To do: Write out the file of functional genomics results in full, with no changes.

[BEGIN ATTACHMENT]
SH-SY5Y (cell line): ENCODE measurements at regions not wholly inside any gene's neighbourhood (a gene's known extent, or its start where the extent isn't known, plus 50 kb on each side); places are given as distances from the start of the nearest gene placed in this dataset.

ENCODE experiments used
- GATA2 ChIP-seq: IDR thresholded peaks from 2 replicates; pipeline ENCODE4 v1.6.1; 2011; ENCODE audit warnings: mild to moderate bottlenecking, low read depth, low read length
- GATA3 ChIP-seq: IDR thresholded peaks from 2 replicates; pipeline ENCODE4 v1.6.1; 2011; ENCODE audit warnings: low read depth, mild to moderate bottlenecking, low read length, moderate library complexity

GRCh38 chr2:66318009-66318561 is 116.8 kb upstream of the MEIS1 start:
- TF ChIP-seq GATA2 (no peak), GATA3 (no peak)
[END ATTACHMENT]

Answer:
SH-SY5Y (cell line): ENCODE measurements at regions not wholly inside any gene's neighbourhood (a gene's known extent, or its start where the extent isn't known, plus 50 kb on each side); places are given as distances from the start of the nearest gene placed in this dataset.

ENCODE experiments used
- GATA2 ChIP-seq: IDR thresholded peaks from 2 replicates; pipeline ENCODE4 v1.6.1; 2011; ENCODE audit warnings: mild to moderate bottlenecking, low read depth, low read length
- GATA3 ChIP-seq: IDR thresholded peaks from 2 replicates; pipeline ENCODE4 v1.6.1; 2011; ENCODE audit warnings: low read depth, mild to moderate bottlenecking, low read length, moderate library complexity

GRCh38 chr2:66318009-66318561 is 116.8 kb upstream of the MEIS1 start:
- TF ChIP-seq GATA2 (no peak), GATA3 (no peak)